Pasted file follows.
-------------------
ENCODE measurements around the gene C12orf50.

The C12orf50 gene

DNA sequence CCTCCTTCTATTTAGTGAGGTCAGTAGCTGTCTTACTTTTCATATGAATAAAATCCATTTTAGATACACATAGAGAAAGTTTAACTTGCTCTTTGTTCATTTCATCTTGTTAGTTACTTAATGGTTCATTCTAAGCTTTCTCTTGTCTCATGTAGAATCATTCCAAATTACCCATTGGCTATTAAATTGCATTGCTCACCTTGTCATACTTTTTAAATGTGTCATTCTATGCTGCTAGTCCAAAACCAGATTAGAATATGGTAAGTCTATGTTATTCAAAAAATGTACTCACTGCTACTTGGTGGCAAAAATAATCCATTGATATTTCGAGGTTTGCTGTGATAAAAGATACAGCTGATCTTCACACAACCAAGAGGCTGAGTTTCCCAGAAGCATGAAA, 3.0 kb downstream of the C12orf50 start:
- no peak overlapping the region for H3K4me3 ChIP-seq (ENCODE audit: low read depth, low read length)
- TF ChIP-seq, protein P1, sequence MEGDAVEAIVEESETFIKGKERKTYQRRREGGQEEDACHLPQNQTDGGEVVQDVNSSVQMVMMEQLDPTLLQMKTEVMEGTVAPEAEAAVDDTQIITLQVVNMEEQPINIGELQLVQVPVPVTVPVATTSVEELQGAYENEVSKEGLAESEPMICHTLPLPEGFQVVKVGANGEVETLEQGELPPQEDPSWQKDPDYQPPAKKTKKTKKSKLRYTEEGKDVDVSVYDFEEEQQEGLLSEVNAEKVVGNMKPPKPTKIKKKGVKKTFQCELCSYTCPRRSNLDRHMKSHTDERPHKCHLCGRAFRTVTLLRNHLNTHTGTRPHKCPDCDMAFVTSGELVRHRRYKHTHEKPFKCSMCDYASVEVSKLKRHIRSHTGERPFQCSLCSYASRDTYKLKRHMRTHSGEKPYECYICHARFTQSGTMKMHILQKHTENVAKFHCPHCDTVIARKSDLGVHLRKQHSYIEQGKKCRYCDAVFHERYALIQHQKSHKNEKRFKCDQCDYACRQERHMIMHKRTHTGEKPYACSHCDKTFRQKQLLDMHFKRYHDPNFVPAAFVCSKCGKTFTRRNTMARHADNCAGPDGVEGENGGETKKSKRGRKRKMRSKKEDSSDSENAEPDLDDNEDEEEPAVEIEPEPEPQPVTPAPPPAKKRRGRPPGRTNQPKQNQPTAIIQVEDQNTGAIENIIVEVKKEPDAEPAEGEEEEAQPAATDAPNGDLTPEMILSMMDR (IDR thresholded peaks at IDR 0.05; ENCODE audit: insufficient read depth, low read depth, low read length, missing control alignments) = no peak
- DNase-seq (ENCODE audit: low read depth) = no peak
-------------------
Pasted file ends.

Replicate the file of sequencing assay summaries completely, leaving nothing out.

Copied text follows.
ENCODE measurements around the gene C12orf50.

The C12orf50 gene

DNA sequence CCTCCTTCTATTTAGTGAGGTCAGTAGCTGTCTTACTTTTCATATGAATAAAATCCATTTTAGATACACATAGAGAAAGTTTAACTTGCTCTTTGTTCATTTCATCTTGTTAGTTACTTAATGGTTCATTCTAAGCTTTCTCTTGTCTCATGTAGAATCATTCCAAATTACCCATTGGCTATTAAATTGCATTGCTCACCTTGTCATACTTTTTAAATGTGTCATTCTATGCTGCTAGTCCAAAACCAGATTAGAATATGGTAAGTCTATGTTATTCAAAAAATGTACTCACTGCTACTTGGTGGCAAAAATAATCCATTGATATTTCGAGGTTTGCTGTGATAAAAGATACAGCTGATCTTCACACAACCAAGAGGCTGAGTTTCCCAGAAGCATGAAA, 3.0 kb downstream of the C12orf50 start:
- no peak overlapping the region for H3K4me3 ChIP-seq (ENCODE audit: low read depth, low read length)
- TF ChIP-seq, protein P1, sequence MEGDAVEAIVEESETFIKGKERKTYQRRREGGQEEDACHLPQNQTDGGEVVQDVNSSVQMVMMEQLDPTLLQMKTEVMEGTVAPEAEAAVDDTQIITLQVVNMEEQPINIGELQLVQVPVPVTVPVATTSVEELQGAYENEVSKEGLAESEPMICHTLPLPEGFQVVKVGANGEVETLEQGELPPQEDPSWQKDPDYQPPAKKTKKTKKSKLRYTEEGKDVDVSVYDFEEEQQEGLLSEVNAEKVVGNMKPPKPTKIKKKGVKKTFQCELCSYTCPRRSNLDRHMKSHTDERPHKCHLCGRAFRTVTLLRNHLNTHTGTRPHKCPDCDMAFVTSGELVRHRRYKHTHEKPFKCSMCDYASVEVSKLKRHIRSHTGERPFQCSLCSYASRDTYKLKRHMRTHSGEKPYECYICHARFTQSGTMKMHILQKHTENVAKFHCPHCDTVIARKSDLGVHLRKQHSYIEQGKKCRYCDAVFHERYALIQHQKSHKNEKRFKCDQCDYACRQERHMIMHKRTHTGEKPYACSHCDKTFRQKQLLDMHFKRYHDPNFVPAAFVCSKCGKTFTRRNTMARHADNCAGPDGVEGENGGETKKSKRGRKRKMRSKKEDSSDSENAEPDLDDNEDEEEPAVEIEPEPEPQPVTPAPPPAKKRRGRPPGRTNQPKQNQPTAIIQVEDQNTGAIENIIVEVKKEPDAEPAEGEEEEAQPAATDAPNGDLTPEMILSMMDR (IDR thresholded peaks at IDR 0.05; ENCODE audit: insufficient read depth, low read depth, low read length, missing control alignments) = no peak
- DNase-seq (ENCODE audit: low read depth) = no peak